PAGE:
Of course, it's the United States who needs to make a decision about this election. But I think that in the end, Canada really is confident that the next President will also understand the importance of NAFTA and the importance of the commercial relationship between the United States and Canada. And I must emphasize that for energy security, the commercial relationship between our two countries is even more important today than it was 20 years ago. And I think this relationship will be even more important in the future.
[Prime Minister Harper continued in English.]
——productive relationship with the current administration, and I anticipate that Canada will have a very productive relationship with the next administration, because I'm confident that when the facts are looked at, any President, just as any Prime Minister of Canada, will quickly conclude how critically important NAFTA and our North American/Canadian-American trade relations are to jobs and prosperity on both sides of our border and, in particular, the importance of energy security that is a particularly critical part of the NAFTA arrangement.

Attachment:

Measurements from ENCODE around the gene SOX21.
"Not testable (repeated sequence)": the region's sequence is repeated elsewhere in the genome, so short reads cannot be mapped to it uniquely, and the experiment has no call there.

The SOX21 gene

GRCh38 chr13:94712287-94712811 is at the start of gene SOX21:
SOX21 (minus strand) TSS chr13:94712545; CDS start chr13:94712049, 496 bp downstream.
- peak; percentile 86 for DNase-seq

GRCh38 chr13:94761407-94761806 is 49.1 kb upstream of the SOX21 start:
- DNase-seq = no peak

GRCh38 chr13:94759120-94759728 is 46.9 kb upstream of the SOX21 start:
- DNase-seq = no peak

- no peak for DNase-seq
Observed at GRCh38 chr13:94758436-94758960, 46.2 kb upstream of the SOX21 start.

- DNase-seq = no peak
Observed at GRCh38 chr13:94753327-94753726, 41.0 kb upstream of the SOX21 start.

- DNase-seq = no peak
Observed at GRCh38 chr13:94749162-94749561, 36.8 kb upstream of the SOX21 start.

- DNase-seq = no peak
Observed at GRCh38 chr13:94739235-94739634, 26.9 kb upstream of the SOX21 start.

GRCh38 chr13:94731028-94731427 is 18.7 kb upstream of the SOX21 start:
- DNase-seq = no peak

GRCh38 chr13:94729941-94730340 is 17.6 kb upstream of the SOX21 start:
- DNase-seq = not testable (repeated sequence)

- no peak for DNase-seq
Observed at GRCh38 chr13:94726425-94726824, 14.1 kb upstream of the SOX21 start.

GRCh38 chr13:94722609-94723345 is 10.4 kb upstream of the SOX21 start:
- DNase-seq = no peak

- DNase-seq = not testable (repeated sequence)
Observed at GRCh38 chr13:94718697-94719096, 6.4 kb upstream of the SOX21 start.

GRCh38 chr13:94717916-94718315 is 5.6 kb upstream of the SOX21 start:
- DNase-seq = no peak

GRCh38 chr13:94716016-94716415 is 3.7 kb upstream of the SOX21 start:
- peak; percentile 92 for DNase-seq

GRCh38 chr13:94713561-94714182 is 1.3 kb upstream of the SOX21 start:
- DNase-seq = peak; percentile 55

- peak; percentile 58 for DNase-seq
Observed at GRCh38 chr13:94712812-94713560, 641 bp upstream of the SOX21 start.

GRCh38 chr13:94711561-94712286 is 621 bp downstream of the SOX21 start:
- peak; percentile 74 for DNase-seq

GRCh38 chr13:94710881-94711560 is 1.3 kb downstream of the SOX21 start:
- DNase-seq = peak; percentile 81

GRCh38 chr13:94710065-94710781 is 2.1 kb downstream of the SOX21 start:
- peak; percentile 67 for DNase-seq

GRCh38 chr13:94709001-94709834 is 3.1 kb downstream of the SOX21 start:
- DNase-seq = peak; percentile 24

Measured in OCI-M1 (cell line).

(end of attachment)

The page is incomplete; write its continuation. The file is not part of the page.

Canada is the biggest and most stable supplier of energy to the United States in the world. That energy security is more important now than it was 20 years ago, when NAFTA was negotiated, and will be even more important in the future.
Q. Yes, good afternoon. I'd like to ask a domestic question but hear from Mexico. President Calderon, I'd like to ask your ideas about the situation in our Congress and also the spot that was presented lately on the statements made by Mr. Lopez Obrador and comparisons with Hitler and Mussolini. What is your opinion of this? And do you think that this helps the unity you've always called for among Mexicans, with regard to the presentation of the bill on energy in our Mexican Congress?